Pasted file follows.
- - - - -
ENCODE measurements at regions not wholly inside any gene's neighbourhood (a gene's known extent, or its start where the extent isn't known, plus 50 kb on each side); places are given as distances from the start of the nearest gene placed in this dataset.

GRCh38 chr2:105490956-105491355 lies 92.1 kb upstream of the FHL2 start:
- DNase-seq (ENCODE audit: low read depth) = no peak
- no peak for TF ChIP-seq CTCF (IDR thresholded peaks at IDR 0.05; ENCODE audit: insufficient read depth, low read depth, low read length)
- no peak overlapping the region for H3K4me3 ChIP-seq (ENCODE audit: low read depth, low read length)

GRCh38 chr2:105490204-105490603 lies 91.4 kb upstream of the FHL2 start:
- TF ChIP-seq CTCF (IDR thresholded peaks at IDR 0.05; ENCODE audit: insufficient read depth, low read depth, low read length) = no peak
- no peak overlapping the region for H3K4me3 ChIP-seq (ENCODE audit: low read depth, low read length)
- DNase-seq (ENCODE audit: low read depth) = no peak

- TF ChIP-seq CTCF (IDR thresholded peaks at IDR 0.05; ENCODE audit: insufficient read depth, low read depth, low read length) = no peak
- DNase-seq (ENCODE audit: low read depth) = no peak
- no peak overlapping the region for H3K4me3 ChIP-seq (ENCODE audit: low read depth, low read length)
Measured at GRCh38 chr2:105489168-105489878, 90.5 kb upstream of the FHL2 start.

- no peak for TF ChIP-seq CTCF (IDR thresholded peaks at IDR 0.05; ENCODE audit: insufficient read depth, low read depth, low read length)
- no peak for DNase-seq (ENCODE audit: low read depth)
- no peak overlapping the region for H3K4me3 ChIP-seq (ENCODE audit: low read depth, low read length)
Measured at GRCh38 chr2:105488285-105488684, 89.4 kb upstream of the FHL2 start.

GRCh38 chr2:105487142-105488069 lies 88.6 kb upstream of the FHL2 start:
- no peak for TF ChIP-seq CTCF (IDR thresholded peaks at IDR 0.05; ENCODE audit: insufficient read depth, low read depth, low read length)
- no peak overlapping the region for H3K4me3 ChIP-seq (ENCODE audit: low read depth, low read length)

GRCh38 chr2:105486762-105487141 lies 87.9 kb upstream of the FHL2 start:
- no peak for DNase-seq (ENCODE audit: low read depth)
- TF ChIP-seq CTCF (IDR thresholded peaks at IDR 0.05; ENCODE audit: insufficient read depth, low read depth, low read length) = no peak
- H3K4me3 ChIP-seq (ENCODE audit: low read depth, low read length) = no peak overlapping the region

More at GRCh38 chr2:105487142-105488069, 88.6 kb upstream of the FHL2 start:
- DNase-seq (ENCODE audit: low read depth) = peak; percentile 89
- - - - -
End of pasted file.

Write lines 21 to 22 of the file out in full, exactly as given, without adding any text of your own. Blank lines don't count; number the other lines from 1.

GRCh38 chr2:105486762-105487141 lies 87.9 kb upstream of the FHL2 start:
- no peak for DNase-seq (ENCODE audit: low read depth)